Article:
Tom Pidcock returns to road racing at Italian one-day race

The British rider is back racing just three weeks after breaking his collarbone

Tom Pidcock at La Flèche Wallonne 2021
(Image credit: Getty Images)

Tom Pidcock is set to return to road racing just three weeks after breaking his collarbone in a training crash.

Pidcock (Ineos Grenadiers) was due to ride the Tour de Suisse but the crash, that left his Pinarello bike in two pieces, meant instead he required surgery and, of course, a new bike.

The 21-year-old's last road race was at the Ardennes Classics where he placed sixth at La Flèche Wallonne. However, Pidcock has been racing in the mountain bike cross country World Cup where he regularly goes up against cyclo-ross rival, Mathieu van der Poel (Alpecin-Fenix).

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Pidcock won the last World Cup event in Nove Mesto, Czech Republic by riding solo to the line, comfortably ahead of Van der Poel. Both riders are aiming for gold in the discipline at the upcoming Olympics.

But, before the next World Cup event in Les Gets, Pidcock is making a surprise return to the road at the Giro dell'Appennino, a very mountainous Italian race on steep climbs between Pasturana and Genova on a 192.1km course.

Pidcock tweeted: "Pinning a number on again tomorrow. My recovery has gone well and so has my training so it’s time to get that race rhythm back."

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Alongside the British rider are co-leaders Gianni Moscon, who has shown great form in 2021, and Giro d'Italia 2020 stage winner Jhonatan Narváez along with a solid support force. The other riders in the squad include Leonardo Basso, Cameron Wurf, Brandon Rivera, and Michał Gołas.

The race takes place today (June 24) with Ineos Grenadiers as one clear of the favourites being one of three WorldTour team at the race. 

UAE Team Emirates, who also bring a strong squad, will likely be the toughest competition with the likes of Diego Ulissi, Jan Polanc, and neo-pro Juan Ayuso, the rider who won this year's under-23 Giro d'Italia. Israel Start-Up Nation is the other with leader Ben Hermans.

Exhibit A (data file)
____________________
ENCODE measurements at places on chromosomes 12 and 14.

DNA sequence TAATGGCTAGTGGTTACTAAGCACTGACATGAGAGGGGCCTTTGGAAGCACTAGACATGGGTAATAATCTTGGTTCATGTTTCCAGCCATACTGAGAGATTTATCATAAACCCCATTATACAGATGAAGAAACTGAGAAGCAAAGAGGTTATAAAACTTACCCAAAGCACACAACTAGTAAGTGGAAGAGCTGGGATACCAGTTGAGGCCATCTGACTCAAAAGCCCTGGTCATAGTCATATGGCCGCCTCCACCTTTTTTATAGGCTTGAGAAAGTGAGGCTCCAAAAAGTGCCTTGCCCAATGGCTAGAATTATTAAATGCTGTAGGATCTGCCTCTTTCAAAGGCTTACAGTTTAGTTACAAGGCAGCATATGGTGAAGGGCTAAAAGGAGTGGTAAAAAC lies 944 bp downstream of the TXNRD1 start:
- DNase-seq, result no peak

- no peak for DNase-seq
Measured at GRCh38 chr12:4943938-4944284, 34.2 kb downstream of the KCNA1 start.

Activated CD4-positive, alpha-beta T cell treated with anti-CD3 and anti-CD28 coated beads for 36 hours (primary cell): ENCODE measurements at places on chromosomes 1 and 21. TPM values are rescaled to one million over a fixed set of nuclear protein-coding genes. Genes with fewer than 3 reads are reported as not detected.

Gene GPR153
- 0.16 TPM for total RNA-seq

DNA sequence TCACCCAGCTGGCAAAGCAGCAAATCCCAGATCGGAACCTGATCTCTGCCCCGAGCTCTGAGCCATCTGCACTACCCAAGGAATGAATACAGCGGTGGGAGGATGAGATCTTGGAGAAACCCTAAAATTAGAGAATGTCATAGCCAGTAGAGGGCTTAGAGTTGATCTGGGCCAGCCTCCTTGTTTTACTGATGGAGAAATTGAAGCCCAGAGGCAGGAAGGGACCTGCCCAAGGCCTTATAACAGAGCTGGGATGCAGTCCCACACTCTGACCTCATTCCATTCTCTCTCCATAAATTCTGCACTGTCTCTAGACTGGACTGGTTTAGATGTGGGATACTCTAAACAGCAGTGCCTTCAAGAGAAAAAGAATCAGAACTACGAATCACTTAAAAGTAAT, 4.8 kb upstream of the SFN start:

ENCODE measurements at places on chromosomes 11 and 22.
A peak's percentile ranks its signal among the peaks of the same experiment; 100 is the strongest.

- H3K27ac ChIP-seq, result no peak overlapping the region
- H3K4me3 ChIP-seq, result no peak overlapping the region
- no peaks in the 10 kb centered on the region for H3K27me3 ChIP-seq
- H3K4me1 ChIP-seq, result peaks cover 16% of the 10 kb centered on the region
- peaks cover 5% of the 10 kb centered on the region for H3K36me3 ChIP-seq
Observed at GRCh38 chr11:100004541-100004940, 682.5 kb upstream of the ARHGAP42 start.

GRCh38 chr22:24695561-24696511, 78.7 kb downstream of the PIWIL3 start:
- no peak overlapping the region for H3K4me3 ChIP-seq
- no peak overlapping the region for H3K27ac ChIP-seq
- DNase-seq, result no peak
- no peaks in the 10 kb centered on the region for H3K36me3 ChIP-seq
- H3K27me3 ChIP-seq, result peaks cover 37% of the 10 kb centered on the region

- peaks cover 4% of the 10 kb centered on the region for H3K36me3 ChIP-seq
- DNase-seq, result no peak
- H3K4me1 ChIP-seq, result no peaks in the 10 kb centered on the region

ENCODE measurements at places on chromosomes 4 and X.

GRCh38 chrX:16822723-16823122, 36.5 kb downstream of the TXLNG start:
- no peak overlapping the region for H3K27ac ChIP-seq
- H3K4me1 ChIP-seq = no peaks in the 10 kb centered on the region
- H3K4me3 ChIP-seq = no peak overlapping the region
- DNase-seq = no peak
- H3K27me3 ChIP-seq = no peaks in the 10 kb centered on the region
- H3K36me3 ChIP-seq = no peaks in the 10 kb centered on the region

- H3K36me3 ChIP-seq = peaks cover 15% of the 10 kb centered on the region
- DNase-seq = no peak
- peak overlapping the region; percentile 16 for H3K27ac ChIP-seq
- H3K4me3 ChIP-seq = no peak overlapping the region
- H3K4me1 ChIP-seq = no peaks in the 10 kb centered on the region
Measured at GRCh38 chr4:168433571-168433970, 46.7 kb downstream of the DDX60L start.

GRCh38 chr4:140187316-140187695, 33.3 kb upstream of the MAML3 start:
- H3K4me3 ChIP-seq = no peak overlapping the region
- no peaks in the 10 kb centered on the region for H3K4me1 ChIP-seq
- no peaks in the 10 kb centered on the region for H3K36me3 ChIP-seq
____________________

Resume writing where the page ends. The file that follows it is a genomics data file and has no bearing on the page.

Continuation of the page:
Pidcock, who won the U23 Giro in 2020, is using this race in more of a preparation for his push towards a gold medal at the Olympics where he said in an interview with mbr: "At first when I had the option to go for the mountain bike or road races I was thinking I should commit to the mountain bike as I have a good chance of getting a medal. But now after the last World Cup in Nove Mesto, I’m going to win. That’s where I’m aiming for."

Tim Bonville-Ginn
Tim Bonville-Ginn

Hi, I'm one of Cycling Weekly's content writers for the web team responsible for writing stories on racing, tech, updating evergreen pages as well as the weekly email newsletter. Proud Yorkshireman from the UK's answer to Flanders, Calderdale, go check out the cobbled climbs!


I started watching cycling back in 2010, before all the hype around London 2012 and Bradley Wiggins at the Tour de France. In fact, it was Alberto Contador and Andy Schleck's battle in the fog up the Tourmalet on stage 17 of the Tour de France.


It took me a few more years to get into the journalism side of things, but I had a good idea I wanted to get into cycling journalism by the end of year nine at school and started doing voluntary work soon after. This got me a chance to go to the London Six Days, Tour de Yorkshire and the Tour of Britain to name a few before eventually joining Eurosport's online team while I was at uni, where I studied journalism. Eurosport gave me the opportunity to work at the world championships in Harrogate back in the awful weather.


After various bar jobs, I managed to get my way into Cycling Weekly in late February of 2020 where I mostly write about racing and everything around that as it's what I specialise in but don't be surprised to see my name on other news stories.


When not writing stories for the site, I don't really switch off my cycling side as I watch every race that is televised as well as being a rider myself and a regular user of the game Pro Cycling Manager. Maybe too regular.


My bike is a well used Specialized Tarmac SL4 when out on my local roads back in West Yorkshire as well as in northern Hampshire with the hills and mountains being my preferred terrain.